Stamp duty overhaul to save average £4,500 on average purchase, but “mansion” buyers will pay more

3rd December 2014

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The Chancellor has announced sweeping changes to the stamp duty system, which he claims will mean 98% of home buyers pay less tax.

Speaking in his Autumn Statement today, George Osborne announced the removal of the controversial “slab” system of stamp duty from midnight tonight, which will cut the bill by £4,500 for a buyer purchasing a property worth £275,000. However experts warned that there would be a slowdown in property sales at the top end of the market  where buyers will end up paying more tax.

Osborne said: “Today I am announcing a complete reform of a tax that has been described as one of our worst-designed and most damaging of all taxes.”

He explained that under the existing system, stamp duty is charged at a single slab rate on the whole purchase price of a home, so that large cost jumps apply when a house value tips into a new band.

Under the new system, higher rates of stamp duty will only apply incrementally, to the proportion of a property’s value that is above a given threshold rather than to the whole value.

Osborne pointed out that under the existing system, if you buy a property worth £250,000, you pay £2,500 in tax, whereas if you buy a house worth just one pound more and you pay over £7,500, three times as much.

Under the new system you would pay no tax on the first £125,000, followed by 2% on the portion up to £250,000, 5% on the portion up to £925,000, 10% on any portion up to £1.5 million and 12% on everything over that.

Osborne said: “If you buy an averagely priced home of £275,000, you will pay £4,500 less in tax.”

He added that anyone who has exchanged contracts but not completed by midnight will be able to choose whether to pay under the old system or the new, so “no one in the middle of moving house will lose out”.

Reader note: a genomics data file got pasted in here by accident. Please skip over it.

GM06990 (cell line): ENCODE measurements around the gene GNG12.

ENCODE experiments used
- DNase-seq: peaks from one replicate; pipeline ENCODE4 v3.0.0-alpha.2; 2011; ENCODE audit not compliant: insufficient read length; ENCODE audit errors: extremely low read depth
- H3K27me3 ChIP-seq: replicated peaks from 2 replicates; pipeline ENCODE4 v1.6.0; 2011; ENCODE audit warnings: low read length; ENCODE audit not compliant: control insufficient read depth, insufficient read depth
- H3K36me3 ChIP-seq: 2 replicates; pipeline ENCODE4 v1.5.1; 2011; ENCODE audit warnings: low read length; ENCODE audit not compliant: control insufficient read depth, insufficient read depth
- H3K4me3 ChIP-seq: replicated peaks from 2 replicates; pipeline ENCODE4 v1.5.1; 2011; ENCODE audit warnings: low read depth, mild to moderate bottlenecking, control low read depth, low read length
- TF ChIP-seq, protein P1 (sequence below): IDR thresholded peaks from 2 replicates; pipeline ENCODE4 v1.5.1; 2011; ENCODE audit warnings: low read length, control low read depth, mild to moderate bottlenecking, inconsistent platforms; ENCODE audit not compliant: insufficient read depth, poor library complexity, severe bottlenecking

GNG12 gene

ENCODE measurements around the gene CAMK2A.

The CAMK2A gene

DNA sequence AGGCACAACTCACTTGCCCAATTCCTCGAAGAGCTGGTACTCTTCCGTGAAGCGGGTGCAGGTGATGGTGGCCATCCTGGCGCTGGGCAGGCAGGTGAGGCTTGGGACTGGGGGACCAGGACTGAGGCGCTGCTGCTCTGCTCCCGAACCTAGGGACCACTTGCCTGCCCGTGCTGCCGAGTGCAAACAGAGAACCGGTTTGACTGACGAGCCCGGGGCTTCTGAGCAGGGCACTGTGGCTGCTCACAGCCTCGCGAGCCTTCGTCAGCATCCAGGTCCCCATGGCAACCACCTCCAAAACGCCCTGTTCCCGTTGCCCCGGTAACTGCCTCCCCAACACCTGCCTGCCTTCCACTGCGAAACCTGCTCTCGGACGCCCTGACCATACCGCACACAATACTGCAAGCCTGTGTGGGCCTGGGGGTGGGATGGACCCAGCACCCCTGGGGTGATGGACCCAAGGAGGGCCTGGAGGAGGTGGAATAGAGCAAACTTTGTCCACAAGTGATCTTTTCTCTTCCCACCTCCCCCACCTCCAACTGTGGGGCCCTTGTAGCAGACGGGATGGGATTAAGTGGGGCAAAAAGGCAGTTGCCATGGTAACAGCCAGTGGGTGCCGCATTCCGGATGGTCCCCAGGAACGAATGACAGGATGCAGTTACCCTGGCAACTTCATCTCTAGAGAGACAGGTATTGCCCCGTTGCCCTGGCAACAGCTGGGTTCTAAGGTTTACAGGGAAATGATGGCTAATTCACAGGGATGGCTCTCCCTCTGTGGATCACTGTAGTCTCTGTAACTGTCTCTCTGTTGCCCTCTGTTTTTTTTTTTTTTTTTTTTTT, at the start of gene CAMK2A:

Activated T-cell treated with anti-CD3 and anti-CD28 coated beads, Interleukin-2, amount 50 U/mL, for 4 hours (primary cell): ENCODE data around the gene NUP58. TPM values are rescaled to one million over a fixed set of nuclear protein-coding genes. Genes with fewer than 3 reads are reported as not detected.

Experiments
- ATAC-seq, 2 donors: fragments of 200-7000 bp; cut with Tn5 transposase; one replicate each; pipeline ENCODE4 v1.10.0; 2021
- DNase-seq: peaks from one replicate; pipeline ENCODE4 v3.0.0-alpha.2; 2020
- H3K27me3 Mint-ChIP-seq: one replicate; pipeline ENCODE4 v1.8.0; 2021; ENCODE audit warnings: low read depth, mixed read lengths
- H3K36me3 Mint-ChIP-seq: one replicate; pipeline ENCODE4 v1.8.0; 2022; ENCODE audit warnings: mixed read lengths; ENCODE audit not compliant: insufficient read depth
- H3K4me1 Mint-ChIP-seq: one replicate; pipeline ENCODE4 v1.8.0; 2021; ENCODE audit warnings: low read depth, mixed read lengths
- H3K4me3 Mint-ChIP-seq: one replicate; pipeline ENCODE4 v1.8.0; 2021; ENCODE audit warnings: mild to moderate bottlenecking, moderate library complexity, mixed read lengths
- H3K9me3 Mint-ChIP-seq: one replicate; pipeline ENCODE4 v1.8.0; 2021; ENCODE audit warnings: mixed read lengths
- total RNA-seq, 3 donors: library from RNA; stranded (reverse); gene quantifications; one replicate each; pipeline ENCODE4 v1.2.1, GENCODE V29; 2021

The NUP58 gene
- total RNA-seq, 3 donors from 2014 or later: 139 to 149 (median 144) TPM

HMRC has a stamp duty calculator so you can see how much you will have to pay under the new system.

Industry experts welcomed the move.

Paul Smee, director general of the Council of Mortgage Lenders said: “This fundamental reform has been a long time coming, but better late than never. Although there are losers as well as winners, the vast majority of mortgaged transactions will benefit from lower tax as a result of this move.”

Below are details of how the changes affect buyers different values of property:

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Source: Gov.co.uk

Russell Quirk, chief executive of online estate agent eMoov.co.uk, said: “Although the reform sees an increased percentage paid on each price bracket the abolition of the slab structure means that those buying at the lower end of the market will save on the cost of stamp duty. In other words buyers will only pay the percentage levy on the proportion of the sale price at the new percentage rate.

“For the typical buyer at an average purchase price of £260k this is worth a lot and should definitely encourage buyers to buy and therefore sellers to sell.”

Simon Tyler, managing director of Tyler Mortgage Management, said:  “The Chancellor’s stamp duty announcement is long overdue but very welcome, and replaces a system that was so grossly unfair, it is hard to believe it stayed in place for so long. Many will be cursing the fact it has only just been introduced after being hit with disproportionately large stamp duty bills only recently.”
 
He said that buyers outside of London and the South East where more properties fall below the £250,000 threshold or those that are only marginally above will be the biggest winners, but when you get to around £500,000 it crosses over and effectively becomes the same until it becomes more expensive as you get to prices of close to £1m.
Tyler warned: “This is going to lead to a continued slowdown in properties at the upper end of the market, but will reduce the upfront costs for younger buyers and those in regions outside London and the South East, providing a further boost to government assistance schemes such as Help To Buy, which has been extremely valuable in getting people on to the housing ladder.
“The top end of the market is getting absolutely whacked by this new system. I don’t suppose many people will have much sympathy but it will be a kick in the guts for people who are stretching to borrow to buy that multi-million pound house, and will doubtless dampen demand at the top end as people reconsider the economics of moving compared to improving or expanding their existing home instead.”

 

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